After my five months at TBS, I next had a week of travel time to Ft Sill, for two months of Artillery Officer Basic Class 5-66, then home to Texas. I had been married just three weeks before graduation from TBS, so my wife and I found a house to rent for her to wait for my return from my 12 and a half months 'Nam tour with 11th Marines (FO for Lima 3/7 from India 3/11 and FDC watch officer for 3rd 8-Inch Howitzers). My next assignment was with H&S Bn, HQFMFLant aboard old Camp Elmore in Norfolk, VA. With my EAS date approaching, I was sent for a dentist eval. That Navy dentist asked about the missing tooth and said that he would replace it, but I never got an appointment before I was released from active duty. I still have an unfilled spot where the third from the left upper tooth once was.
Once a captain, USMCR; always a Marine
1963-76 "for pay purposes)
This stuff about six and seven digit serial numbers is an old hat, lots of things happened with serial numbers. The six digit ended in 1946, that doesn't mean someone didn't get a six digit but they were an exception, as they say, the Exception Rules. During and maybe after WWI into the Korea War we used to know who was an old Salt by his serial Number going back, and I think I saw one starting with "1" but not really sure, know I saw lots of others. Now we knew that six Digit serials starting with "9" were Draftee's ... BUT, so did Somoan Marines.
I know this because the first Recruit Platoon I had when I returned from Korea had a Samoan Marine who brought his Marine Sarong (not the right word) and that meant he was always going somewhere to show off his Uniform. I didn't finish as a DI with that Platoon because I almost died from poison the Navy Gave us... to h-ll with the internal worms. Found a picture of the two ways they dressed, (in Google) you might like them, the one is Mrs. Roosevelt Inspecting Samoan Marines. The second is the other uniform!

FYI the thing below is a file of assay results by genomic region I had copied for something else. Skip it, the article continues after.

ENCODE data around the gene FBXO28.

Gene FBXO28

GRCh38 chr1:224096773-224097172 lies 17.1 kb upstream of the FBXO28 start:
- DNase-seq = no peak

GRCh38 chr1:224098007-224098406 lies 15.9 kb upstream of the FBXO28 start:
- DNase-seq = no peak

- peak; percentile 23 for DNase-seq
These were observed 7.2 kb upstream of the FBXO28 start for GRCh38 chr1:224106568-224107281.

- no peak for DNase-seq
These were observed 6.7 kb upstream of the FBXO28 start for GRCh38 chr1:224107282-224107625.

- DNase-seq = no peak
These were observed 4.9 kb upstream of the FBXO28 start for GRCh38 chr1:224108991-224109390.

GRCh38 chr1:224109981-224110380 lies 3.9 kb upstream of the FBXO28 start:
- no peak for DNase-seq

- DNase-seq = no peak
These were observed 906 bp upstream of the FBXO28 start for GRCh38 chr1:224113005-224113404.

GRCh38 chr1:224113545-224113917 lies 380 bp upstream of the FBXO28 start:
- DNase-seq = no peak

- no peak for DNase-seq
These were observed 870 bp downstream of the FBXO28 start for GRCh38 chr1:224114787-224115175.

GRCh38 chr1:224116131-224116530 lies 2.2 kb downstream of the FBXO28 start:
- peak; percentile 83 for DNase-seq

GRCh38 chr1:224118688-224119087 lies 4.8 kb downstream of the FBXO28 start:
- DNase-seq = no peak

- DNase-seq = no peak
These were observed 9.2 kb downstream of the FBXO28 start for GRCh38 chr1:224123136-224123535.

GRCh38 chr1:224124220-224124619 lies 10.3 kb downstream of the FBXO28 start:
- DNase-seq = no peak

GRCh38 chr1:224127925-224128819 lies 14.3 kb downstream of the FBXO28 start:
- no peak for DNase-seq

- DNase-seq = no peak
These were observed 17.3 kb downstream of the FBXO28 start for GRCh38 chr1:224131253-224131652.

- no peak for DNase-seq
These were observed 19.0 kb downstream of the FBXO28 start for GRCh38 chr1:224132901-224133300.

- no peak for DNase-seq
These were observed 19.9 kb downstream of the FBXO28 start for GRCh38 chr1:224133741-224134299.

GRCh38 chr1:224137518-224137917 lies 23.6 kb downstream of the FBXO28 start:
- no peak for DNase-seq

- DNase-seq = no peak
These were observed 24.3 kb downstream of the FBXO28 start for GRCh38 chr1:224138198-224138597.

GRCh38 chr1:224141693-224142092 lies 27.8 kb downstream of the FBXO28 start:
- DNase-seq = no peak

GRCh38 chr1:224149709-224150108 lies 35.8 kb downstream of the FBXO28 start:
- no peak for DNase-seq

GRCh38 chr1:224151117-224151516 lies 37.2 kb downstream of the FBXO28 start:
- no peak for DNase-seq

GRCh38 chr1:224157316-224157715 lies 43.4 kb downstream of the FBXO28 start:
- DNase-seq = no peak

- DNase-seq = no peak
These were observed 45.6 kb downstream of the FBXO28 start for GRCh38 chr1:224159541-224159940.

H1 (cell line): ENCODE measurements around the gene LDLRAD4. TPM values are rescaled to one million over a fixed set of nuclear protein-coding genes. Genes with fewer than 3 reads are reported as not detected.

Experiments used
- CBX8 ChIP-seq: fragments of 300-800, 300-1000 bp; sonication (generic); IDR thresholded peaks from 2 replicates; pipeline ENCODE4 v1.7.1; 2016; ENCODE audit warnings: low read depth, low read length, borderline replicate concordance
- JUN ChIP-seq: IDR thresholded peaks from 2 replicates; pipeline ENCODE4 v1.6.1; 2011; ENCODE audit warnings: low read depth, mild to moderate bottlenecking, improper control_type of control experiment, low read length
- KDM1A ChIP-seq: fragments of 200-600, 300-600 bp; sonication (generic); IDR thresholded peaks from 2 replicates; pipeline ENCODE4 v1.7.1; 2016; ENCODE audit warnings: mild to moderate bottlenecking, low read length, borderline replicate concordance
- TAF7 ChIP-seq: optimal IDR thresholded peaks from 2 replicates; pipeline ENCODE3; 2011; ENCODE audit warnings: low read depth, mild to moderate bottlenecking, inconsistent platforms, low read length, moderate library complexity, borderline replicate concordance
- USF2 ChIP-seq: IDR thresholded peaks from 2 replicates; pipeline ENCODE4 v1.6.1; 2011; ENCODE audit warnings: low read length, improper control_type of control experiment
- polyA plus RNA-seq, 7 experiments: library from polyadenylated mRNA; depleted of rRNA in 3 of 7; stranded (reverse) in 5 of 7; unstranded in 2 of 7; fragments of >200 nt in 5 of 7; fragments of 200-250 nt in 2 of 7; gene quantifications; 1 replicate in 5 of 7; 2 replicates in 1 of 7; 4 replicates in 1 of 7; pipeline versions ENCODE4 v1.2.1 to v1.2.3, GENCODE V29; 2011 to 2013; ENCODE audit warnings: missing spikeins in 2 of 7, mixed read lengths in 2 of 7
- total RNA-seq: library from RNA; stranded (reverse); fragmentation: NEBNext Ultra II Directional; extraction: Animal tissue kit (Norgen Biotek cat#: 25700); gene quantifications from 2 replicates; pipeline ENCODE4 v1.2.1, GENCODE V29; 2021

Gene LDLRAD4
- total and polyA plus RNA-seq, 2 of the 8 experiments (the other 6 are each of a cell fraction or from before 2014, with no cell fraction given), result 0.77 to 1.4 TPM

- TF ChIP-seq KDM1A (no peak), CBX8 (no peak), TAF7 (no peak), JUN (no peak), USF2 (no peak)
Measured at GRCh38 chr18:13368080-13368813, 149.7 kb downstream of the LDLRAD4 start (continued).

Also, when I got out of the hospital I went to Recruiters school and ended up in Detroit on Recruiting duty. The CO had been relieved of duty in Korea because he wasn't aggressive enough which is like a drumming out procedure for Officers. However... Officers aren't drummed out and until they decide what they can do with them The powers that be, give them jobs where they can do as little damage as possible. Well, things don't always work out as HQMC wants and two of us had been in ranks when he was relieved of duty. The end result, we were relieved of Independent Duty and it took me about six years of Inspector General Meetings to get my Jacket cleared of that crap.